In just a few days, Gov. Scott Walker will head to the heart of Iowa — where the 2016 presidential race will likely begin — and take center stage before that key state’s Republican party faithful.
But Walker, who developed a national conservative cult following after effectively ending collective bargaining for public workers and surviving an ensuing attempt to oust him from office, is downplaying the political significance of Thursday’s trip to the Des Moines area, where he will deliver the keynote speech at a fundraiser hosted by Iowa’s largest GOP committee, the Republican Party of Polk County.
“Yeah, I’m going to Iowa, but I get invited to other states that have nothing to do with presidential politics,” Walker recently told reporters. “(Iowa Gov.) Terry Branstad is a good friend and asked me to come on over. I said, ‘We’ll do that.’ I do other surrounding states. It’s an easy trip, to still put a good day’s work in and get over to Iowa.”
Walker may be shrugging off chatter about 2016, but political observers see plenty of signs he is considering a run for president after his 2014 re-election campaign is over. He’s working on a book about his life, tentatively titled “Unintimidated: A Governor’s Story and a Nation’s Challenge.” And Walker readily admits he’s traveling around the country for high-profile fundraisers and other conservative gatherings, from New Orleans to Iowa, Washington, D.C., to California.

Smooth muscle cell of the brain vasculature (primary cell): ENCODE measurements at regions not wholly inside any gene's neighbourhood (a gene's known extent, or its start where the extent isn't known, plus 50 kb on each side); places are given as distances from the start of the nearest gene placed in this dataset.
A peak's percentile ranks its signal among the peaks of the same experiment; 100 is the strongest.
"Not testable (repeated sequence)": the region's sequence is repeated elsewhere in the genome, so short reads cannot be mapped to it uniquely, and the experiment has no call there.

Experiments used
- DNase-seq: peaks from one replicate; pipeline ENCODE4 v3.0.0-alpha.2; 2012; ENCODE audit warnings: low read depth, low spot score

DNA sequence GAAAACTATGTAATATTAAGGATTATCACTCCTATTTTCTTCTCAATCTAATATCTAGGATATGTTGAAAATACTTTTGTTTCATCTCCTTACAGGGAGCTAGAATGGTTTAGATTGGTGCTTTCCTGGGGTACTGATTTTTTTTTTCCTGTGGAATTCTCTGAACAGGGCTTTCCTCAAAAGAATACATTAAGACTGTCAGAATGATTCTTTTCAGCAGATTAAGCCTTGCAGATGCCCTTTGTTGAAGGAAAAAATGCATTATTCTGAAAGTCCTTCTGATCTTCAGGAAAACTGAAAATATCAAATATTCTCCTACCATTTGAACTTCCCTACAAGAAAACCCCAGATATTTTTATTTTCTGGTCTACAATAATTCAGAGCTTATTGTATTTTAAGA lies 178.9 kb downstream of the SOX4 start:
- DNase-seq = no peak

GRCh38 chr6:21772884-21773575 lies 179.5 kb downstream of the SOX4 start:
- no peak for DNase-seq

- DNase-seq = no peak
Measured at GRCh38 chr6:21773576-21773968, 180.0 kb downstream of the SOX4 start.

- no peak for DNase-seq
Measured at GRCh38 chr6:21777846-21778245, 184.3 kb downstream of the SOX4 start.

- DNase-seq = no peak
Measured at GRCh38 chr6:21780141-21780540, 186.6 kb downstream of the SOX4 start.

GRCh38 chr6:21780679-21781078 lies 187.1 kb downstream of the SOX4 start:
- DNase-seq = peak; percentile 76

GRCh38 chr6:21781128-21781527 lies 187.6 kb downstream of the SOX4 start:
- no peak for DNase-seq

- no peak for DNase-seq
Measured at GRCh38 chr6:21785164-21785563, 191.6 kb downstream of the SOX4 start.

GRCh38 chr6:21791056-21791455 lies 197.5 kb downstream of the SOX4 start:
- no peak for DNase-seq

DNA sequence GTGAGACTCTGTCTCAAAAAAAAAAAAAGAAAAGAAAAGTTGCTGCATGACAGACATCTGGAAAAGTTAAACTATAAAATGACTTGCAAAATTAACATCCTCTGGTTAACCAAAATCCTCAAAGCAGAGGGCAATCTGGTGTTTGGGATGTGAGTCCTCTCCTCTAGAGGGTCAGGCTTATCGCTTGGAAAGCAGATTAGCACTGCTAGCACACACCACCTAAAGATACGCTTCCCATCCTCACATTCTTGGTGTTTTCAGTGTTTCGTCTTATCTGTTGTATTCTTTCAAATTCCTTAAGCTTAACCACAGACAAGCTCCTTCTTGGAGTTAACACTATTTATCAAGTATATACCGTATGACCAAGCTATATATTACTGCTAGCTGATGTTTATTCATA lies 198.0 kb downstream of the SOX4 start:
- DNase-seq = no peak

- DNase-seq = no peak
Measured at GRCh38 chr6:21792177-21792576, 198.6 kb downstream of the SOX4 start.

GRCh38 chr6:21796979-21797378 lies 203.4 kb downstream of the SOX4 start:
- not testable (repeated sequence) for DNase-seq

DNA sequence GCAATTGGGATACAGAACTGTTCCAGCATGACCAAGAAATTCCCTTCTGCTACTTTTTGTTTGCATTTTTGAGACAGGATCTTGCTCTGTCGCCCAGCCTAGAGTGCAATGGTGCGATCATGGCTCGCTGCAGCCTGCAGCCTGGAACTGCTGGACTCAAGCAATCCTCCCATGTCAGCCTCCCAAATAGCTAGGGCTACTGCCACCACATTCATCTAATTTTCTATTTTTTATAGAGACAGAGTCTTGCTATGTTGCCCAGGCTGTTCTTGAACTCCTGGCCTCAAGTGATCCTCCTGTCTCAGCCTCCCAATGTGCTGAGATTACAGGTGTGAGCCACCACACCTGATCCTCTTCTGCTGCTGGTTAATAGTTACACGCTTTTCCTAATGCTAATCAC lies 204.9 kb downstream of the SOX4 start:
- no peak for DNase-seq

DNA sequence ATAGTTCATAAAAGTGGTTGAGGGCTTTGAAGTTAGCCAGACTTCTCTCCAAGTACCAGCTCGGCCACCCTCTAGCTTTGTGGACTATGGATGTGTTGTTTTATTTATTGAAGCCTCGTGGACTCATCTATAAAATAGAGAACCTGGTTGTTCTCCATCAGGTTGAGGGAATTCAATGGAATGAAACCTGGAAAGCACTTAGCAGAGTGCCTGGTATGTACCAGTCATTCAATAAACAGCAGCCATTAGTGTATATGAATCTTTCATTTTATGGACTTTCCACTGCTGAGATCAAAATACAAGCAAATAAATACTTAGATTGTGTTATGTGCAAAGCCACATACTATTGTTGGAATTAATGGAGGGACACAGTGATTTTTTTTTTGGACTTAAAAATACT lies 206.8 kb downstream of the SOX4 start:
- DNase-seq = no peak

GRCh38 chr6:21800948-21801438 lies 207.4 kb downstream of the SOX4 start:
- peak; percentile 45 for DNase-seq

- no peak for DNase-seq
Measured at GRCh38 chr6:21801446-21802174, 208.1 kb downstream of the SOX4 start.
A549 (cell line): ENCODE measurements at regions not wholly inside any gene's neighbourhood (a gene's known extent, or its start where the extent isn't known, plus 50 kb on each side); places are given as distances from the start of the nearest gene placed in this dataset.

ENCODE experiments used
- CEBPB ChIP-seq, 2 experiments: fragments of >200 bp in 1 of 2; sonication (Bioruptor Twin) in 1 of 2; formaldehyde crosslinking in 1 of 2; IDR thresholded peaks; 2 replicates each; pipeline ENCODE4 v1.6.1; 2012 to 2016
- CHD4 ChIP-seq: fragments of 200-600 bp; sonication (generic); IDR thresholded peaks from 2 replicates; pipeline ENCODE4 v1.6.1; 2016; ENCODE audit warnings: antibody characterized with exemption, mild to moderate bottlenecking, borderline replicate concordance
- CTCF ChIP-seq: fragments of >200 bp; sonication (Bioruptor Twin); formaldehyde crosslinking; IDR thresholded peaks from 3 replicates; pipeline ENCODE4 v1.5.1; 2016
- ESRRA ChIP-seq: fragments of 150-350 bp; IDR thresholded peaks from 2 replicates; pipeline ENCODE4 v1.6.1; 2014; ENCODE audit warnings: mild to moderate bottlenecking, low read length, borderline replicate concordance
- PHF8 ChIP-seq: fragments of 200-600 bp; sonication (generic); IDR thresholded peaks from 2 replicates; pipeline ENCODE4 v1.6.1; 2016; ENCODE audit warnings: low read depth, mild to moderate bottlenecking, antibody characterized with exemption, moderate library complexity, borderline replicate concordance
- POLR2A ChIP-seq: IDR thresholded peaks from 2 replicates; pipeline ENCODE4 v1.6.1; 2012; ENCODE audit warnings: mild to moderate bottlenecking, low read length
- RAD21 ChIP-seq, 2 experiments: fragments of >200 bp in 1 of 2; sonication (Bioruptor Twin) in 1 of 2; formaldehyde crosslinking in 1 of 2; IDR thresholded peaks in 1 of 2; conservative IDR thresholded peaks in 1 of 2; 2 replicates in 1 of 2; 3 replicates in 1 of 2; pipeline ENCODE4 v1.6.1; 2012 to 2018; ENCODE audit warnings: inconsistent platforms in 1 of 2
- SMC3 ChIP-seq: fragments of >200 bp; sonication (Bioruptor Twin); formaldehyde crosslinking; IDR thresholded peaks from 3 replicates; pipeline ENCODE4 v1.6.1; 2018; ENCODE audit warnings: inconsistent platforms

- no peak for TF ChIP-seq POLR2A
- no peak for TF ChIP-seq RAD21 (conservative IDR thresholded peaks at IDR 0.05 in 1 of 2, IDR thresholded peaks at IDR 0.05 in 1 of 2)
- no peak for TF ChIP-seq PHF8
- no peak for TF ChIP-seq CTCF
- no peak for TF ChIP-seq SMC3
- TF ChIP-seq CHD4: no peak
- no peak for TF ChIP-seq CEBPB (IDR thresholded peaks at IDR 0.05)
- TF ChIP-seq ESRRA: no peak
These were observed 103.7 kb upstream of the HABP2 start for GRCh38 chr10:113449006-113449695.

“We used to call this period ‘testing the waters.’ I think that’s what he’s doing,” said Larry Sabato, director of the University of Virginia’s Center for Politics. “He can’t be explicit yet. But I think he’ll run.”
Sabato said Walker will need to wait until after his gubernatorial re-election campaign wraps up in November 2014 before signaling that he plans to get in the presidential race. But he added that Walker appears to be well-positioned to win re-election, and suggested paying close attention to his campaign finance lists.
“If a lot of them on the list are big donors, they’re getting in on the ground floor,” he said.
Sabato, a well-known political scientist and prognosticator, already put Walker at the top of his initial “Crystal Ball” rating of 2016 Republican presidential contenders last month. Walker was atop the “first tier,” above well-known GOP politicians like Florida Sen. Marco Rubio and New Jersey Gov. Chris Christie — while his friend and fellow Wisconsinite, Rep. Paul Ryan, was relegated to the “third tier.”
In an article announcing the list, Sabato and his colleagues said Walker’s rise reminded them of Obi-Wan Kenobi telling Darth Vader in “Star Wars” that, “If you strike me down, I shall become more powerful than you can possibly imagine.”